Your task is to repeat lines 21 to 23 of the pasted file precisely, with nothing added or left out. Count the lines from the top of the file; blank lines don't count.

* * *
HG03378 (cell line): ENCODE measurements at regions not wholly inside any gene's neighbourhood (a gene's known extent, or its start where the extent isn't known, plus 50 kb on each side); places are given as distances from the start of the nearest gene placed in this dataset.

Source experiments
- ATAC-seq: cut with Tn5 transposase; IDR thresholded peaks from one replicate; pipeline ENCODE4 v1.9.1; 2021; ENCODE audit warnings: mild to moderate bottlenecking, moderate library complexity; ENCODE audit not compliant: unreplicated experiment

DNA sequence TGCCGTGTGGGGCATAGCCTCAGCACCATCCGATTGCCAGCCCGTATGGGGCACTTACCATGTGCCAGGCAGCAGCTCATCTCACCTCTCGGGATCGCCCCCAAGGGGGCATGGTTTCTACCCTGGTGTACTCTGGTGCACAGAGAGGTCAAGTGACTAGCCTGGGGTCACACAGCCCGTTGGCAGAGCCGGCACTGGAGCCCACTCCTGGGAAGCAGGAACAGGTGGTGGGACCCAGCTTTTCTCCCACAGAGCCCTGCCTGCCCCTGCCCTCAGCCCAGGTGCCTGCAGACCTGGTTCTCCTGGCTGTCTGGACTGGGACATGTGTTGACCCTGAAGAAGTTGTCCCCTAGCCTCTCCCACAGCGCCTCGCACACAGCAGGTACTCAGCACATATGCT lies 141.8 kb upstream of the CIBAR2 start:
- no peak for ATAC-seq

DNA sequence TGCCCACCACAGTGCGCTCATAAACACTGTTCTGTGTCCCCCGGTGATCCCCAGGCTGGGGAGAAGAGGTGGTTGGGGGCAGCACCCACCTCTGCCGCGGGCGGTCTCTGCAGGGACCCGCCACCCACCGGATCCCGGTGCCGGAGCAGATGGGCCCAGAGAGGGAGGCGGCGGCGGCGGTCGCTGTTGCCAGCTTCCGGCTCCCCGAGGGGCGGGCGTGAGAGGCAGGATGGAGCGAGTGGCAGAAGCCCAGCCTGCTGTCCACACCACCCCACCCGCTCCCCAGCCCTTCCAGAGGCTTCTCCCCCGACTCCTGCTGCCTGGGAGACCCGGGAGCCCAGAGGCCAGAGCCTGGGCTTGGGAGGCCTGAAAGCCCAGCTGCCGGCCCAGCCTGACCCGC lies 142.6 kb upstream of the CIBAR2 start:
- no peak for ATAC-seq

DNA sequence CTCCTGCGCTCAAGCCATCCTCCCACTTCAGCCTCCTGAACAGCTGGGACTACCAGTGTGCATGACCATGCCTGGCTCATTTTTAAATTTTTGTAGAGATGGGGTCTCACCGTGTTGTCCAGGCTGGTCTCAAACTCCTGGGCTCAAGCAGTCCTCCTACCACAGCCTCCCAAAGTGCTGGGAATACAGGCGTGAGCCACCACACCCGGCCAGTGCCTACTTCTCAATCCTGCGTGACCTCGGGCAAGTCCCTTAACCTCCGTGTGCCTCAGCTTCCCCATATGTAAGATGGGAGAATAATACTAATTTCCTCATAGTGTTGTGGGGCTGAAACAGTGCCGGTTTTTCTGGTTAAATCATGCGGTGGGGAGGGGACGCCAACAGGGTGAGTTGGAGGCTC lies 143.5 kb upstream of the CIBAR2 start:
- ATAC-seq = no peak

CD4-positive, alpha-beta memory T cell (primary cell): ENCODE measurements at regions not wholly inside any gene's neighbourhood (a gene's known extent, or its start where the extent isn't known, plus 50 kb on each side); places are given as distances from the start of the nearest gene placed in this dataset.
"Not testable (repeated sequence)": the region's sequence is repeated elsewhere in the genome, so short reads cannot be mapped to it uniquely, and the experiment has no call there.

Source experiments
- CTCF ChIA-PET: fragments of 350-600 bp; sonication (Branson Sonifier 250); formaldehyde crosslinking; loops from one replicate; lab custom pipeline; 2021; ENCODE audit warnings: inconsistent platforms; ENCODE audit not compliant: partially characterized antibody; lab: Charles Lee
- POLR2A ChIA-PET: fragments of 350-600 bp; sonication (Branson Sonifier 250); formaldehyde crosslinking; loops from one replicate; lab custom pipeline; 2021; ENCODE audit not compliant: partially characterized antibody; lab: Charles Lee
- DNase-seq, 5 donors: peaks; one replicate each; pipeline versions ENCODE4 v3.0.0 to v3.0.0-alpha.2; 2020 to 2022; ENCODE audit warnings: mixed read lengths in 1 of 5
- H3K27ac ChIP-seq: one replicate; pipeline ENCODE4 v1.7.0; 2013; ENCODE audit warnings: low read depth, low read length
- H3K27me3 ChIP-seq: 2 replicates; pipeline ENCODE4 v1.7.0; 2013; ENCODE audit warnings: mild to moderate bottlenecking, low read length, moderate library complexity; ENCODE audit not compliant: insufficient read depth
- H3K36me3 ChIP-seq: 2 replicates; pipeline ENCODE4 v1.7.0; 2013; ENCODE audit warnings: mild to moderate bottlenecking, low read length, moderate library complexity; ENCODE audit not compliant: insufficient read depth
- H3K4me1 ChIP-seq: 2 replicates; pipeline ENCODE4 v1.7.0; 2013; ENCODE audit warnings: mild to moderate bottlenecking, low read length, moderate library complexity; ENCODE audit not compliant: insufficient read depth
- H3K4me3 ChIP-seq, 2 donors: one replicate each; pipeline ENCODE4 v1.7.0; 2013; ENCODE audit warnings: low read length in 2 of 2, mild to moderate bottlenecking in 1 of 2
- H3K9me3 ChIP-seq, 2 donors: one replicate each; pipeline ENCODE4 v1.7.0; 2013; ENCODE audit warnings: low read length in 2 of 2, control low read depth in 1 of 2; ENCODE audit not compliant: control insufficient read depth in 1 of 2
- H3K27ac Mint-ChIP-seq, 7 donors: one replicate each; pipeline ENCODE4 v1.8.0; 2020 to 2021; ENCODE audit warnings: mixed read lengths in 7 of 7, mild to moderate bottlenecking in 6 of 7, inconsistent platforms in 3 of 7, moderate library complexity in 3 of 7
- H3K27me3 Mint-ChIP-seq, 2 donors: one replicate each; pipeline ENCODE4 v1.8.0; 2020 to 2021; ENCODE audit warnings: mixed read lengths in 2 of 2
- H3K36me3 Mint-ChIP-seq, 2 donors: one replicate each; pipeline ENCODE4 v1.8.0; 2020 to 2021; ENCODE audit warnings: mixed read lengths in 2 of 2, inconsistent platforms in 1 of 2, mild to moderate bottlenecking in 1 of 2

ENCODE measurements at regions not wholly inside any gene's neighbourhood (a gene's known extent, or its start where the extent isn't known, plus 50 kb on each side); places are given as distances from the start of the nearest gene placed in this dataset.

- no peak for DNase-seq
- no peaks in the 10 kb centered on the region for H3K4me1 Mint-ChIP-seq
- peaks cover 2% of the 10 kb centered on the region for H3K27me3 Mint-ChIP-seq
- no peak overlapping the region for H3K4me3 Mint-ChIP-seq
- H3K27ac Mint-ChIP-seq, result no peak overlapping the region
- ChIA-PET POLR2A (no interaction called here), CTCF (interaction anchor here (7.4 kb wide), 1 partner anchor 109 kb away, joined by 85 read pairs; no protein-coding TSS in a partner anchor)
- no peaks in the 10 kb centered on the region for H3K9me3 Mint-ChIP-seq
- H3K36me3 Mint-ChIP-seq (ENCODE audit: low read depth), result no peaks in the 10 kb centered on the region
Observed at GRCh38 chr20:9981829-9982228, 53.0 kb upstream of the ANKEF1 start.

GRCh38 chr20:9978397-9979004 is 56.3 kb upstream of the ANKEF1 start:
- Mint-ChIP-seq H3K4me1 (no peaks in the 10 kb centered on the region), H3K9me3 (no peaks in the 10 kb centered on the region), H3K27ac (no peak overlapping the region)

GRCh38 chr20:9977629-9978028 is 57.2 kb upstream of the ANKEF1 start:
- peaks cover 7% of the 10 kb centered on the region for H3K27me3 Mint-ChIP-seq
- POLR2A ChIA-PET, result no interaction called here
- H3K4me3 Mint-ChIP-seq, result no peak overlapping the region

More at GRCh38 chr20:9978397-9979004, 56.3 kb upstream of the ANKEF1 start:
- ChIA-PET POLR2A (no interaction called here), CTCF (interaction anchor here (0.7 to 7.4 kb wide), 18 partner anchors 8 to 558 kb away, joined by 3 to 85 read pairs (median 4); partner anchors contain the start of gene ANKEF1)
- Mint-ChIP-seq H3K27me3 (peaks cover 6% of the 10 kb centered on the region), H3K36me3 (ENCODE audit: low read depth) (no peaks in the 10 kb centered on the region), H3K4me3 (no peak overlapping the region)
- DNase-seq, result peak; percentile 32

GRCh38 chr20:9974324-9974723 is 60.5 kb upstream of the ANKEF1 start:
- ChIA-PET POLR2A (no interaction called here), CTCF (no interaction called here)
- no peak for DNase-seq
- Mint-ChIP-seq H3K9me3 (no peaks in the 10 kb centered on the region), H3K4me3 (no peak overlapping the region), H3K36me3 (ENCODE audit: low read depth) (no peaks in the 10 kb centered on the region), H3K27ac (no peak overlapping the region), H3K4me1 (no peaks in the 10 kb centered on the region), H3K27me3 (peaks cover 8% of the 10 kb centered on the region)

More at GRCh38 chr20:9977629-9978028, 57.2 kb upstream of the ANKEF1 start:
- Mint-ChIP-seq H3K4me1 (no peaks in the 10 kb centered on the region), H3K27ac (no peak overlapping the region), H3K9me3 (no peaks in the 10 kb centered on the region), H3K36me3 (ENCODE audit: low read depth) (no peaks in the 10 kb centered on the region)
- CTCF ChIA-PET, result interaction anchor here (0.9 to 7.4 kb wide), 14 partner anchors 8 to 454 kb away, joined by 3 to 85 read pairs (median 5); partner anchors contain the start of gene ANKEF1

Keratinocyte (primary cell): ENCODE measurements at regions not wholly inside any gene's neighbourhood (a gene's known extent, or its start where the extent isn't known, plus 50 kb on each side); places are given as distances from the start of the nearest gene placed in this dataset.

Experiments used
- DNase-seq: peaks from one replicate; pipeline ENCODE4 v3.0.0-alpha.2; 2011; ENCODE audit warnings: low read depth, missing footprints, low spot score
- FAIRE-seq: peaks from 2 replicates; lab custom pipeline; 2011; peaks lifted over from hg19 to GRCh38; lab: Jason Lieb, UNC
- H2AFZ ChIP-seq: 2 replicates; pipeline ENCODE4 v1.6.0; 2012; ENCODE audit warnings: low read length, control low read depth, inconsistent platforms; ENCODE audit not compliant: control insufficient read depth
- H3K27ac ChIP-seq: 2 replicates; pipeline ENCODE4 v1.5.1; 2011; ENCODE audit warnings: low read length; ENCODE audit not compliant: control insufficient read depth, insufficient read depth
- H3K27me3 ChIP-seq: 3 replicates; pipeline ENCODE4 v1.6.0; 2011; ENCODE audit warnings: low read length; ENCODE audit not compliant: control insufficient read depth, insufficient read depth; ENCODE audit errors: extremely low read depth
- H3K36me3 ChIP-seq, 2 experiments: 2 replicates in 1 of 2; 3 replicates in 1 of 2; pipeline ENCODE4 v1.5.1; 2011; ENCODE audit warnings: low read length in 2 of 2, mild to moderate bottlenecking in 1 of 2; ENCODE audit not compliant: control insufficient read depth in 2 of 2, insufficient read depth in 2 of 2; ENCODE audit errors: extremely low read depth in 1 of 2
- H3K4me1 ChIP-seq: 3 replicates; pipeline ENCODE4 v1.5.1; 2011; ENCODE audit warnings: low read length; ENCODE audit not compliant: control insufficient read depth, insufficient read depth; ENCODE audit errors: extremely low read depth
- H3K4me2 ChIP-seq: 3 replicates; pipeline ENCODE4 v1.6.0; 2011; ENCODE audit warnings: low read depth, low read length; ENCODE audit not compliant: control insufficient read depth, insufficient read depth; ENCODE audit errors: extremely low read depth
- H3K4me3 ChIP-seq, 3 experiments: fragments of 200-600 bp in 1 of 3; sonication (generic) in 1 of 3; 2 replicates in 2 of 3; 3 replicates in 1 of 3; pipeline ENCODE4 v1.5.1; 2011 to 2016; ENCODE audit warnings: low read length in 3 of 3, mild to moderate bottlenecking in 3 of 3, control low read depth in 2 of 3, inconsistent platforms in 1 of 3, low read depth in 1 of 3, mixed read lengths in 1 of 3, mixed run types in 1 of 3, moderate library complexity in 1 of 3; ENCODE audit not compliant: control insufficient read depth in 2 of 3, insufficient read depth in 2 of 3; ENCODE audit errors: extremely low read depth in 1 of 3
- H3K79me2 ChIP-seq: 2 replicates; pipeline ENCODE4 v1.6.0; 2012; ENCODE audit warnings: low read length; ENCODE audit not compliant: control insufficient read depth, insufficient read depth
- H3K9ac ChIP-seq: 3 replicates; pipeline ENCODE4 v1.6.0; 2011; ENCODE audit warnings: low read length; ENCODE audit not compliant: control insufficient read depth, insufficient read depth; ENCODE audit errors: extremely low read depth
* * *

- H3K9me3 ChIP-seq, 2 donors: one replicate each; pipeline ENCODE4 v1.7.0; 2013; ENCODE audit warnings: low read length in 2 of 2, control low read depth in 1 of 2; ENCODE audit not compliant: control insufficient read depth in 1 of 2
- H3K27ac Mint-ChIP-seq, 7 donors: one replicate each; pipeline ENCODE4 v1.8.0; 2020 to 2021; ENCODE audit warnings: mixed read lengths in 7 of 7, mild to moderate bottlenecking in 6 of 7, inconsistent platforms in 3 of 7, moderate library complexity in 3 of 7
- H3K27me3 Mint-ChIP-seq, 2 donors: one replicate each; pipeline ENCODE4 v1.8.0; 2020 to 2021; ENCODE audit warnings: mixed read lengths in 2 of 2